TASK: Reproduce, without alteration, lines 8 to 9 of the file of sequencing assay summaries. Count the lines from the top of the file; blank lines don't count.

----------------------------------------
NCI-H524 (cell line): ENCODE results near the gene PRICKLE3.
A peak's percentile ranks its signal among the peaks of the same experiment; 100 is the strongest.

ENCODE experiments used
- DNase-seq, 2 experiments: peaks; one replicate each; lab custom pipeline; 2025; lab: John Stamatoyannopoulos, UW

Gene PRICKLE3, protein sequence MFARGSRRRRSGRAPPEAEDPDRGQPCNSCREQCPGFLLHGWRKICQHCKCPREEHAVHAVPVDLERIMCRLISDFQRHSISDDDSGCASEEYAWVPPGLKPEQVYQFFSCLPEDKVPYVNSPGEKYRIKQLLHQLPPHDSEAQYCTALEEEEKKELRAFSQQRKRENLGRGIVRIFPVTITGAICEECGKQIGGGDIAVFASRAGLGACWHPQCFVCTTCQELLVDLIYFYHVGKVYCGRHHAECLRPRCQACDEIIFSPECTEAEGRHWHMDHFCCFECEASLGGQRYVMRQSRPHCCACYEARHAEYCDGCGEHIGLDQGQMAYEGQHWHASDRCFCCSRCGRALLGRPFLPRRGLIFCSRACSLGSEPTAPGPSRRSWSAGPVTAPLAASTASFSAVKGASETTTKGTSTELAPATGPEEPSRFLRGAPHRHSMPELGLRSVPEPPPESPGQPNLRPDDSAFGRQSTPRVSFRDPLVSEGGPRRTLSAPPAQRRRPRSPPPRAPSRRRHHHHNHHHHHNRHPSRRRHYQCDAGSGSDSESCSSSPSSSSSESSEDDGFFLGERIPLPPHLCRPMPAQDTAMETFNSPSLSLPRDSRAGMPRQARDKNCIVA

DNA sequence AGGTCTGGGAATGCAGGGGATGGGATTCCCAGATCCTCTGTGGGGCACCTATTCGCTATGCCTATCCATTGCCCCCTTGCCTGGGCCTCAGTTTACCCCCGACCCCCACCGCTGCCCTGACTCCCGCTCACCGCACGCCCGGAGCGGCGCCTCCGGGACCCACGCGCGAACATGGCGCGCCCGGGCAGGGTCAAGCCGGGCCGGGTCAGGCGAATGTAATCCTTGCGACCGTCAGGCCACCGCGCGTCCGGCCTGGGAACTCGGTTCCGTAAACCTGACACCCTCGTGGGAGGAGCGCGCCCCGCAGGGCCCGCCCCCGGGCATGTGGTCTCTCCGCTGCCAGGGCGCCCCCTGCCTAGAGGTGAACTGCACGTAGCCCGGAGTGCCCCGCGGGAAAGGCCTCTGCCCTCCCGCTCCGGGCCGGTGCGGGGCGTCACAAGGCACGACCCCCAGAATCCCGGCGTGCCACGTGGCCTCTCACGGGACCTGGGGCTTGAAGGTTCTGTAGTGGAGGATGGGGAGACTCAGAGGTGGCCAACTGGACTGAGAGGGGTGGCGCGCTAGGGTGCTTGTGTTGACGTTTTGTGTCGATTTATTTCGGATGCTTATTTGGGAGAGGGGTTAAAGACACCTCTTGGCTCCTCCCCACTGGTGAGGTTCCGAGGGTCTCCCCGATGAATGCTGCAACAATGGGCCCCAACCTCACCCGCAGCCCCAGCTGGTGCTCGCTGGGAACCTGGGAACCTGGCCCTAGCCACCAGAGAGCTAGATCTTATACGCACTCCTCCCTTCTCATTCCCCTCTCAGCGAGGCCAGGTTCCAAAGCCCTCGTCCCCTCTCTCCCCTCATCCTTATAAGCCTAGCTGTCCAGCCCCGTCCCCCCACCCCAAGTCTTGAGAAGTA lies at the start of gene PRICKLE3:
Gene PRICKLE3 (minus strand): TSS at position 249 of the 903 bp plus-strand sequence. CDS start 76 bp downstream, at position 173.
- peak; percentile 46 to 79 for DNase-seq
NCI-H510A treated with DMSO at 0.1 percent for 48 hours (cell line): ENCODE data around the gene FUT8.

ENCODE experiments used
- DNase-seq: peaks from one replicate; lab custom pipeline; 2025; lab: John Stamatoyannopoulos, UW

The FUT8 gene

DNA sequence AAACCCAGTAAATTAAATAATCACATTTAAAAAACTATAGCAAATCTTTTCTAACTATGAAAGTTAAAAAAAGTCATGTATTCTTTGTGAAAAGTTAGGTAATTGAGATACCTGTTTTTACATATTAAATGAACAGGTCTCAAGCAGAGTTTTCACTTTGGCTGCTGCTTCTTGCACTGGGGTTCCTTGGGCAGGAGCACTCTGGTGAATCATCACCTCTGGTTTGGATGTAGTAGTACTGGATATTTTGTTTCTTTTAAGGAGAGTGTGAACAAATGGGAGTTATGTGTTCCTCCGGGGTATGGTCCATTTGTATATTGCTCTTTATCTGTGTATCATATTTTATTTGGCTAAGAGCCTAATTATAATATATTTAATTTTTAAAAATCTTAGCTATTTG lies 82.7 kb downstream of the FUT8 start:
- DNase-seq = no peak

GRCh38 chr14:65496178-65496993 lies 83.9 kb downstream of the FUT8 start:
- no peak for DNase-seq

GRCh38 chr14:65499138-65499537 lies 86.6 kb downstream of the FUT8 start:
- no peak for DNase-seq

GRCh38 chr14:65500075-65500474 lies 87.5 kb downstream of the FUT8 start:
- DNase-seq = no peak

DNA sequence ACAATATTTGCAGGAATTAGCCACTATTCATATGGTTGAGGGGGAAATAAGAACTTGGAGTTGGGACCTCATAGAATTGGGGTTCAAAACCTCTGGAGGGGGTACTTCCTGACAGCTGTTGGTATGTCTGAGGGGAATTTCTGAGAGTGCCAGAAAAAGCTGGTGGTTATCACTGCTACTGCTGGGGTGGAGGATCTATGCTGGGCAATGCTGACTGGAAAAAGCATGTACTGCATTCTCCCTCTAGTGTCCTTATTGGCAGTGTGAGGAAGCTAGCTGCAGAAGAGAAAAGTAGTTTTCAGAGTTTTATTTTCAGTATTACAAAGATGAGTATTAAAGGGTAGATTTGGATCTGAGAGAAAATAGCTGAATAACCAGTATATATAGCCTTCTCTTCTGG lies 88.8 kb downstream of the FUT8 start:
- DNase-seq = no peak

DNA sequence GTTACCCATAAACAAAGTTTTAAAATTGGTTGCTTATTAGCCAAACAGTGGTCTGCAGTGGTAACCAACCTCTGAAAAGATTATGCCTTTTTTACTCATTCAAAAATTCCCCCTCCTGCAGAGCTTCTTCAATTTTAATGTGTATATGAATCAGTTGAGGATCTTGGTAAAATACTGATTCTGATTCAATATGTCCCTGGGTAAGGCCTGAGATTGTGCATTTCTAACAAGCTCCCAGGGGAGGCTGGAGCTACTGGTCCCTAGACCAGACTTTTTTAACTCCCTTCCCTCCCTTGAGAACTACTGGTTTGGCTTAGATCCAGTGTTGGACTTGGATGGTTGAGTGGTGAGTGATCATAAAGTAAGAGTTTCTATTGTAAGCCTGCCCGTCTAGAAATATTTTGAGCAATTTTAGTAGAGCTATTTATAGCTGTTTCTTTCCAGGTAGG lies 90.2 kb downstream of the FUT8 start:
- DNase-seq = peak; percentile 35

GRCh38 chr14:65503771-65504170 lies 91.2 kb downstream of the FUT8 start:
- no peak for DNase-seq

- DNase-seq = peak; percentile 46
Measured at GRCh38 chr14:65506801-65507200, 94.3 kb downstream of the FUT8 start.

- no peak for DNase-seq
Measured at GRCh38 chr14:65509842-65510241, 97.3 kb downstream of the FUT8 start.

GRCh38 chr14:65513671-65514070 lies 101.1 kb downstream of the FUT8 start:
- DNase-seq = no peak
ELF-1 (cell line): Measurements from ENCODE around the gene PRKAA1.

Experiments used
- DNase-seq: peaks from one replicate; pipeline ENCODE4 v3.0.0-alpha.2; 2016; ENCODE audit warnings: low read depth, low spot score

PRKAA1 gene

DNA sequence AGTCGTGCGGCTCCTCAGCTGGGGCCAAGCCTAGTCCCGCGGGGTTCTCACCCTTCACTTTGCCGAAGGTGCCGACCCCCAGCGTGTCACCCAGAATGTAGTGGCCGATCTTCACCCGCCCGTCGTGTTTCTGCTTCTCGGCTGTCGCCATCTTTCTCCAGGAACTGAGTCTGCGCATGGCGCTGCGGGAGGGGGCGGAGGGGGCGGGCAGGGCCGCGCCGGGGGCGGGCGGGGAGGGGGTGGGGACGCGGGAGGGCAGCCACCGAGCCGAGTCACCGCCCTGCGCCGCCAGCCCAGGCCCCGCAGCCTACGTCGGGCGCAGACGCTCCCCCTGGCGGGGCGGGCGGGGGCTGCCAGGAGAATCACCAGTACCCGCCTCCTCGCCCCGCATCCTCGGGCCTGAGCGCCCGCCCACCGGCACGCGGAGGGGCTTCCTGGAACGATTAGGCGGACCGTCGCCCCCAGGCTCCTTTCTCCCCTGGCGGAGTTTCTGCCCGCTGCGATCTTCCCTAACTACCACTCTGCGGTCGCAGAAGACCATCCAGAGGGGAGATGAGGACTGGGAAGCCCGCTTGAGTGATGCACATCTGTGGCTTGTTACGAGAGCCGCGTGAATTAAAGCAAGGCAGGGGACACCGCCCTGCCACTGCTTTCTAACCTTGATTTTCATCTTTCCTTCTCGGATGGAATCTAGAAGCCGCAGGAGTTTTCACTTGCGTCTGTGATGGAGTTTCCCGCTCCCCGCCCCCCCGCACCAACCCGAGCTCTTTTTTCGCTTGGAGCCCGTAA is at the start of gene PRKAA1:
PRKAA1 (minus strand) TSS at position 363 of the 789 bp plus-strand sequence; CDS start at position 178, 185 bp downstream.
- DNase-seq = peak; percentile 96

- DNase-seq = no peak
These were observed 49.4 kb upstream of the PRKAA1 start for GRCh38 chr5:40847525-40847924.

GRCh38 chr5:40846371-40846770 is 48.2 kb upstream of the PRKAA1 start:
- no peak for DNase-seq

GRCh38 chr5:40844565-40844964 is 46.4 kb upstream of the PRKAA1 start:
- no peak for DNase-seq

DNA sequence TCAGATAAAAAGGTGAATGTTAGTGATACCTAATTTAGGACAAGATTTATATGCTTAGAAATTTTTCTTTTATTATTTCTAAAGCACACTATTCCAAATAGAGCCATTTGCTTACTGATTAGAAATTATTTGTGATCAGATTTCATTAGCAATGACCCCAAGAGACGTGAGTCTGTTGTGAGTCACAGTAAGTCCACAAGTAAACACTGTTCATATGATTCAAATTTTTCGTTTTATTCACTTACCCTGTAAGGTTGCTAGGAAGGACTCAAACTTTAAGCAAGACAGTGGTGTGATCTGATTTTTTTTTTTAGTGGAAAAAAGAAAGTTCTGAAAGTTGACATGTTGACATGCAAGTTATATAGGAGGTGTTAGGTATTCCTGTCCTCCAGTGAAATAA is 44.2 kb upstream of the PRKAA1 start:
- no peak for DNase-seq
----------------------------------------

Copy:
- peak; percentile 46 to 79 for DNase-seq
NCI-H510A treated with DMSO at 0.1 percent for 48 hours (cell line): ENCODE data around the gene FUT8.